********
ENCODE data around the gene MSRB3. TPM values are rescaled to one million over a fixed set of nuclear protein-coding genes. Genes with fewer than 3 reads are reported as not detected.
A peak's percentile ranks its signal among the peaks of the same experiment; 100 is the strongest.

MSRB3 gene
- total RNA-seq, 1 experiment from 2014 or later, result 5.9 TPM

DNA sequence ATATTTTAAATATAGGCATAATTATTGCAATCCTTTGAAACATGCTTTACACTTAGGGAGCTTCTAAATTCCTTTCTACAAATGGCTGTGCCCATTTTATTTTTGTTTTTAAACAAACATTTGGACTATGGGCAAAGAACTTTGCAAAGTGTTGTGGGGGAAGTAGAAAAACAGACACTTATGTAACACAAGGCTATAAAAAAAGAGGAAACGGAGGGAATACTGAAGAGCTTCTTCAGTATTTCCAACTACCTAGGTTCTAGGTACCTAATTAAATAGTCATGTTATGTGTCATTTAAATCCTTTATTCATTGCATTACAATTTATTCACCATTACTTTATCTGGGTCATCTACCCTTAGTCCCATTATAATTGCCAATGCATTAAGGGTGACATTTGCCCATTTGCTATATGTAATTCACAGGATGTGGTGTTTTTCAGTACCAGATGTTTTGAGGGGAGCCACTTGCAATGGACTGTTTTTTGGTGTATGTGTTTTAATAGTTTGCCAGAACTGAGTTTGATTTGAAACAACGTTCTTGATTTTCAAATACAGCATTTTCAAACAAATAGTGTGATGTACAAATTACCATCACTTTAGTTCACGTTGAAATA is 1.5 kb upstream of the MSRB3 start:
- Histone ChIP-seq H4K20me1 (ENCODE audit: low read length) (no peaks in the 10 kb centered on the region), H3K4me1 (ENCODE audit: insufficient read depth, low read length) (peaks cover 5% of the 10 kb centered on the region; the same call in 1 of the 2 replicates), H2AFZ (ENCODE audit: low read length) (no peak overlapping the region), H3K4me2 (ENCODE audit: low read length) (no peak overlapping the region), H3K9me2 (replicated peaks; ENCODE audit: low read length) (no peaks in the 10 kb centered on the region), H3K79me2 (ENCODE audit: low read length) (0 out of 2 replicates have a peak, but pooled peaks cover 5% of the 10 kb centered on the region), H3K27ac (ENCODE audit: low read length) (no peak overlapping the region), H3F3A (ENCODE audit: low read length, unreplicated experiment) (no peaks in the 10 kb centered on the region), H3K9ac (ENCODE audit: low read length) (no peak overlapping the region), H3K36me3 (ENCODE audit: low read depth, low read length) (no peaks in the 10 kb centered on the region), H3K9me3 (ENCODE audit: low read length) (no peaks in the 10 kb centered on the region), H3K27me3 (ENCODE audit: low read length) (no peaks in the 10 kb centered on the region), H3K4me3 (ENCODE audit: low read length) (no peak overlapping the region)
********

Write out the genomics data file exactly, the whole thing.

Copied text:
ENCODE data around the gene MSRB3. TPM values are rescaled to one million over a fixed set of nuclear protein-coding genes. Genes with fewer than 3 reads are reported as not detected.
A peak's percentile ranks its signal among the peaks of the same experiment; 100 is the strongest.

MSRB3 gene
- total RNA-seq, 1 experiment from 2014 or later, result 5.9 TPM

DNA sequence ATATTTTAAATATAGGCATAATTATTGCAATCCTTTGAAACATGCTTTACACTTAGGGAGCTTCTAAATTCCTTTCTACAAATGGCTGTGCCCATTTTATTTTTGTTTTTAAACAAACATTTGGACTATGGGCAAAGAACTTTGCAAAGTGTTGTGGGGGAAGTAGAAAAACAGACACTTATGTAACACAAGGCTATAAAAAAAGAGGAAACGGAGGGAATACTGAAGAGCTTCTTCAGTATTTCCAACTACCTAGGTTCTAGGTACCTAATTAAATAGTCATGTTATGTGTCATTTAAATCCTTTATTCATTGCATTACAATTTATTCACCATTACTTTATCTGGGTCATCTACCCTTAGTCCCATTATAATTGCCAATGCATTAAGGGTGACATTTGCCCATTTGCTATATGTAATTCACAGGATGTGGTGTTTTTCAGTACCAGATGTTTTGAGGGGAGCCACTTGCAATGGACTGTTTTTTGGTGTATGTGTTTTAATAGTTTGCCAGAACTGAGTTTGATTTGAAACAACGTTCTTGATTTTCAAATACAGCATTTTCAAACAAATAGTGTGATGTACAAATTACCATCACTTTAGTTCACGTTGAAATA is 1.5 kb upstream of the MSRB3 start:
- Histone ChIP-seq H4K20me1 (ENCODE audit: low read length) (no peaks in the 10 kb centered on the region), H3K4me1 (ENCODE audit: insufficient read depth, low read length) (peaks cover 5% of the 10 kb centered on the region; the same call in 1 of the 2 replicates), H2AFZ (ENCODE audit: low read length) (no peak overlapping the region), H3K4me2 (ENCODE audit: low read length) (no peak overlapping the region), H3K9me2 (replicated peaks; ENCODE audit: low read length) (no peaks in the 10 kb centered on the region), H3K79me2 (ENCODE audit: low read length) (0 out of 2 replicates have a peak, but pooled peaks cover 5% of the 10 kb centered on the region), H3K27ac (ENCODE audit: low read length) (no peak overlapping the region), H3F3A (ENCODE audit: low read length, unreplicated experiment) (no peaks in the 10 kb centered on the region), H3K9ac (ENCODE audit: low read length) (no peak overlapping the region), H3K36me3 (ENCODE audit: low read depth, low read length) (no peaks in the 10 kb centered on the region), H3K9me3 (ENCODE audit: low read length) (no peaks in the 10 kb centered on the region), H3K27me3 (ENCODE audit: low read length) (no peaks in the 10 kb centered on the region), H3K4me3 (ENCODE audit: low read length) (no peak overlapping the region)